Receivership involves the secured creditor, via the Receiver, taking control of your company’s assets – usually to protect, collect or sell. The purpose of this is so the company can repay debts owed to the secured creditor.

The secured creditor can appoint a Receiver where they hold the relevant security interest. This
includes a non-circulating security interest or a circulating security interest. A company in receivership may also be in liquidation, voluntary administration or subject to a DOCA.

  • Role of the Receiver

    Generally, the Receiver’s role is to:

    • Collect and sell sufficient secured assets to repay the debt owed to the secured creditor. This
      can include selling the company’s business.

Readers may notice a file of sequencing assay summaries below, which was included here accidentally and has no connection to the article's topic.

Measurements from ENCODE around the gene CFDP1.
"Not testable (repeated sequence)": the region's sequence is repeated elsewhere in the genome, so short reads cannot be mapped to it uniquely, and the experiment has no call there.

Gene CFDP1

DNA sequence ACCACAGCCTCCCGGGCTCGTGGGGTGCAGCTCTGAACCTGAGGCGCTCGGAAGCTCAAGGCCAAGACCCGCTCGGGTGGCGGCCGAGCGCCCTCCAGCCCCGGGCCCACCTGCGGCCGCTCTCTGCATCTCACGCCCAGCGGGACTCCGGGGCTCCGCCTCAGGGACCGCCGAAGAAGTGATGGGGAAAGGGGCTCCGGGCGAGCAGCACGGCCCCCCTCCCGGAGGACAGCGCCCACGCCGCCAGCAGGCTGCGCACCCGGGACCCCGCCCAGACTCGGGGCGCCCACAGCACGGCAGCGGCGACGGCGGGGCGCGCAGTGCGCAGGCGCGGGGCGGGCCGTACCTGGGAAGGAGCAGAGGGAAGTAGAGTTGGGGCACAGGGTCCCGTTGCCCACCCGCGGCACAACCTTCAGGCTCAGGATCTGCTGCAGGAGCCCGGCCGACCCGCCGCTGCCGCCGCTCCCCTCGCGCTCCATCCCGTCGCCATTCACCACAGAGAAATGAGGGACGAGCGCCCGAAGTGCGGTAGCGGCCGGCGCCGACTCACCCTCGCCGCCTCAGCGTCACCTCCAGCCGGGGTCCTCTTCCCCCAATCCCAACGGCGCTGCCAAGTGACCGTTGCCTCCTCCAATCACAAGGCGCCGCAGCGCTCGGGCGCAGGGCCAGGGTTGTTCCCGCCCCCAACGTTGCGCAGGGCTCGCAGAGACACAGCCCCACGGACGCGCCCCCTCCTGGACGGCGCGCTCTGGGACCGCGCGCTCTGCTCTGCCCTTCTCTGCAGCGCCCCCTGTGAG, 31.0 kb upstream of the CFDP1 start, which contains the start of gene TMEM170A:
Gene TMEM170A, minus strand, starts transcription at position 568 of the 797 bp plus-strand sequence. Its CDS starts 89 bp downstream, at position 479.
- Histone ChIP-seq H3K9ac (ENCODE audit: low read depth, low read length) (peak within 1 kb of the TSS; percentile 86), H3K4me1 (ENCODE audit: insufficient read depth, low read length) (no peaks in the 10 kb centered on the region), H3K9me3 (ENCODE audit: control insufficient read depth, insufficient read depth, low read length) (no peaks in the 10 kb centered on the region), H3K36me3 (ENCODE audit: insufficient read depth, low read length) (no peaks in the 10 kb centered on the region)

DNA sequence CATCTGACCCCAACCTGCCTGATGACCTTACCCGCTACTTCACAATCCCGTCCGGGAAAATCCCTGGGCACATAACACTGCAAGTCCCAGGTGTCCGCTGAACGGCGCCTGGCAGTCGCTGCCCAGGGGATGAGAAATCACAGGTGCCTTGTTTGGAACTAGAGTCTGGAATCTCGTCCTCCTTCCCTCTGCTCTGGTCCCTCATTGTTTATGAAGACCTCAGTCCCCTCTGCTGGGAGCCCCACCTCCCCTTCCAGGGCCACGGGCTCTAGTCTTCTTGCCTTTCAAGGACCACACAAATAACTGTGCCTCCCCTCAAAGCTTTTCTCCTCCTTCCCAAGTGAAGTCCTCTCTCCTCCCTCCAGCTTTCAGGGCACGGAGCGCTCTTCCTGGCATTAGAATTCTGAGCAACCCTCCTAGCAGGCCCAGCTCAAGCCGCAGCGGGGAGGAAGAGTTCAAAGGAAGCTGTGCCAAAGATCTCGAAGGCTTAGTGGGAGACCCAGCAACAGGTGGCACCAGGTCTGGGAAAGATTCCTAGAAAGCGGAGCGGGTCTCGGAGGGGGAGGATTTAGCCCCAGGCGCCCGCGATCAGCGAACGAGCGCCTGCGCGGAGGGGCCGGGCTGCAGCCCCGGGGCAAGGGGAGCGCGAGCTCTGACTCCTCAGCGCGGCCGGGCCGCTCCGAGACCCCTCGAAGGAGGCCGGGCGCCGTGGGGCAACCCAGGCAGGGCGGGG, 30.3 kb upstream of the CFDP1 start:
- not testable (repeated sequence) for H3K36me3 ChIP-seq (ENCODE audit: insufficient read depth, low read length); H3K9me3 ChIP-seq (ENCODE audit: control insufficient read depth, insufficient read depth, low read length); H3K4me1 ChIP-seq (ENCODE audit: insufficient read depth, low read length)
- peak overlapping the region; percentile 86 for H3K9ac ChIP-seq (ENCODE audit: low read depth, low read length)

• Pay out the money collected in the order required by law.
    • Report any possible offences or irregular matters they review to ASIC.

    The Receiver has a principal duty to the secured creditor, but also holds an obligation to unsecured
    creditors to take reasonable care to sell secured assets for not less than market value or, where no
    identifiable market value, the best price reasonable obtainable.

  • Finalisation of Receivership

    The receivership will usually end when the Receiver has fulfilled their role. Generally, the Receiver
    resigns or is discharged by the secured creditor and full control of the company, and any remaining
    assets, reverts to the directors.